Hypothesis: Gastrointestinal stromal tumors (GIST) are aggressive, rare, and difficult-to-cure gastrointestinal tumors. We believe that the clinical behavior of these tumors can be predicted by reproducible prognostic factors.
Design and setting: A retrospective review of all patients (N = 70) with GIST treated at a tertiary care center from 1973 to 1998.
Patients: Adequate data for evaluation were available for 69 patients. Male-female distribution was 40:29. Median age was 60 years. Median follow-up duration was 38 months.
Main outcome measures: Tumor grade, stage, and histologic subtype at presentation; effect of grade, surgery and adjuvant therapy on recurrence, salvage, and survival.
Results: Tumor distribution included 61% in the upper, 23% in the middle, and 16% in the lower digestive tract, with a median tumor size of 7.9 cm (range, 1.8-25 cm). Tumors with more than 1 mitosis per 10 high-power fields constituted 57% of neoplasia in the series. Distant disease at initial visit occurred in 49% of patients. Complete gross resection occurred in 59% of patients. After complete resection, the 5-year survival rate was 42%, compared with 9% after incomplete resection (hazard ratio = 0.27, P<.001). Neither radiation nor chemotherapy demonstrated any significant benefit. Among 39 patients who were disease free after complete resection, 2% developed lymph node recurrence, 25% developed local recurrence, and 33% developed distant recurrences (54% liver, 20% peritoneum). By multivariate analysis the risk of local and/or distant metastases was significantly increased for tumors with more than 1 mitosis and size larger than 5 cm (P<.05). Multivariate analysis in all 69 patients revealed that incomplete resection, age greater than 50 years, non-smooth muscle histological feature, tumor with more than 1 mitosis, and tumor size larger than 5 cm significantly decreased survival.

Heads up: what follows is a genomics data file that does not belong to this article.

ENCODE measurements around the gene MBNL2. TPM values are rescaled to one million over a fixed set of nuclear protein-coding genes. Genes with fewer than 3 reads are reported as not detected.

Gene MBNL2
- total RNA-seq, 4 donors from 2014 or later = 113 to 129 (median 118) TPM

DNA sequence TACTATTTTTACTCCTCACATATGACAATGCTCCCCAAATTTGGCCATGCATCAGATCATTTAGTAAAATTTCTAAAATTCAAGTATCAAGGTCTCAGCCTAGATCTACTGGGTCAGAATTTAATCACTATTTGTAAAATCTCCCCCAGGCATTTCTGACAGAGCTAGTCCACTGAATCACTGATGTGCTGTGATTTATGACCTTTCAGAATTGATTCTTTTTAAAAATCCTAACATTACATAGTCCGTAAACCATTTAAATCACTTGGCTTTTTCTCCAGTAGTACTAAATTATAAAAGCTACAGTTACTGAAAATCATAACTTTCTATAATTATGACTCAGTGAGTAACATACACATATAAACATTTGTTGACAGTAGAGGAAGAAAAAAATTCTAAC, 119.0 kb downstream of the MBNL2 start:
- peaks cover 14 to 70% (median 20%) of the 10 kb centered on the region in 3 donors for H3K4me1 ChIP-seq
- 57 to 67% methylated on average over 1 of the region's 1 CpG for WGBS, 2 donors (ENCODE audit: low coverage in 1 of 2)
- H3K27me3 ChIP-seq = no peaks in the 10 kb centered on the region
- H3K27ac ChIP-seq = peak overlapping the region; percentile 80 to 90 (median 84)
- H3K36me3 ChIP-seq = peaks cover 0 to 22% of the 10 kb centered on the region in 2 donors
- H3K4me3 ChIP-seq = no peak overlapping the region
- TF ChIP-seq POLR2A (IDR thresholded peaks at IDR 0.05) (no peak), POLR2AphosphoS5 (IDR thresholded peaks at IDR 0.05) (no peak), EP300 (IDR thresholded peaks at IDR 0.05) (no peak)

Conclusion: Complete gross surgical resection is presently the only means of cure for GIST. Tumors with more than 1 mitosis and a size larger than 5 cm have an especially poor prognosis, with decreased survival, and increased local and/or distant recurrence.